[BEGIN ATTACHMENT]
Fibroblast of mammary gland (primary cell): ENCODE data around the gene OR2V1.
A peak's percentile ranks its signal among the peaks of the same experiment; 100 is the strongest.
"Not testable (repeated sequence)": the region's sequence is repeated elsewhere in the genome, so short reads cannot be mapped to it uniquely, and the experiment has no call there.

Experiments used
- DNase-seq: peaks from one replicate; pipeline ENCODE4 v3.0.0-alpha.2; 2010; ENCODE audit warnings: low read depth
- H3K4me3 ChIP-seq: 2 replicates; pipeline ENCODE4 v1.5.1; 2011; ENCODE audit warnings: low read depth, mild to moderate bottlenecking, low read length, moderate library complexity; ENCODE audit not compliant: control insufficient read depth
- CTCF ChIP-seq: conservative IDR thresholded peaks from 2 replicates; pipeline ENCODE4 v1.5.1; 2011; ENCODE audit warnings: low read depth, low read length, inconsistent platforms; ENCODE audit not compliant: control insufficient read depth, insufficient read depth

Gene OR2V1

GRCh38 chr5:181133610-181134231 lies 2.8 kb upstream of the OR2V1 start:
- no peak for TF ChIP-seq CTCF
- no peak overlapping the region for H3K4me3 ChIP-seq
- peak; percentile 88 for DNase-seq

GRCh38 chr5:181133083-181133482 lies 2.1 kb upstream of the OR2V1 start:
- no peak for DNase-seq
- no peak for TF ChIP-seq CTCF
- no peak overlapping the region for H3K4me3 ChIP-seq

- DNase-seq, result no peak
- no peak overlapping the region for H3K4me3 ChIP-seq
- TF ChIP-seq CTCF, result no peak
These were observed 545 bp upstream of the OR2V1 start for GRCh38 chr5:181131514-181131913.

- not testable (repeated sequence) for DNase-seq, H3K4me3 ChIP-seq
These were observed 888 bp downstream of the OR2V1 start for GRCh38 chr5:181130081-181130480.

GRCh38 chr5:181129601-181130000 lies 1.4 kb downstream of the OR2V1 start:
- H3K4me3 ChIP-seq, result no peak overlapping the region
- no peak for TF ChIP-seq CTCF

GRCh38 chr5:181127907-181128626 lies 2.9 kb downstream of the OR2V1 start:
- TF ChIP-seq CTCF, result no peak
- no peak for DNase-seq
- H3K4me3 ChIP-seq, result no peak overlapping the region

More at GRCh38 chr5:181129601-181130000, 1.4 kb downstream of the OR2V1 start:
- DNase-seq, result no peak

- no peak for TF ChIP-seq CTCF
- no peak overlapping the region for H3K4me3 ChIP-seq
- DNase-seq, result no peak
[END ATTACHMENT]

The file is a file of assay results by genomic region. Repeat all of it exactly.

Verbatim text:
Fibroblast of mammary gland (primary cell): ENCODE data around the gene OR2V1.
A peak's percentile ranks its signal among the peaks of the same experiment; 100 is the strongest.
"Not testable (repeated sequence)": the region's sequence is repeated elsewhere in the genome, so short reads cannot be mapped to it uniquely, and the experiment has no call there.

Experiments used
- DNase-seq: peaks from one replicate; pipeline ENCODE4 v3.0.0-alpha.2; 2010; ENCODE audit warnings: low read depth
- H3K4me3 ChIP-seq: 2 replicates; pipeline ENCODE4 v1.5.1; 2011; ENCODE audit warnings: low read depth, mild to moderate bottlenecking, low read length, moderate library complexity; ENCODE audit not compliant: control insufficient read depth
- CTCF ChIP-seq: conservative IDR thresholded peaks from 2 replicates; pipeline ENCODE4 v1.5.1; 2011; ENCODE audit warnings: low read depth, low read length, inconsistent platforms; ENCODE audit not compliant: control insufficient read depth, insufficient read depth

Gene OR2V1

GRCh38 chr5:181133610-181134231 lies 2.8 kb upstream of the OR2V1 start:
- no peak for TF ChIP-seq CTCF
- no peak overlapping the region for H3K4me3 ChIP-seq
- peak; percentile 88 for DNase-seq

GRCh38 chr5:181133083-181133482 lies 2.1 kb upstream of the OR2V1 start:
- no peak for DNase-seq
- no peak for TF ChIP-seq CTCF
- no peak overlapping the region for H3K4me3 ChIP-seq

- DNase-seq, result no peak
- no peak overlapping the region for H3K4me3 ChIP-seq
- TF ChIP-seq CTCF, result no peak
These were observed 545 bp upstream of the OR2V1 start for GRCh38 chr5:181131514-181131913.

- not testable (repeated sequence) for DNase-seq, H3K4me3 ChIP-seq
These were observed 888 bp downstream of the OR2V1 start for GRCh38 chr5:181130081-181130480.

GRCh38 chr5:181129601-181130000 lies 1.4 kb downstream of the OR2V1 start:
- H3K4me3 ChIP-seq, result no peak overlapping the region
- no peak for TF ChIP-seq CTCF

GRCh38 chr5:181127907-181128626 lies 2.9 kb downstream of the OR2V1 start:
- TF ChIP-seq CTCF, result no peak
- no peak for DNase-seq
- H3K4me3 ChIP-seq, result no peak overlapping the region

More at GRCh38 chr5:181129601-181130000, 1.4 kb downstream of the OR2V1 start:
- DNase-seq, result no peak

- no peak for TF ChIP-seq CTCF
- no peak overlapping the region for H3K4me3 ChIP-seq
- DNase-seq, result no peak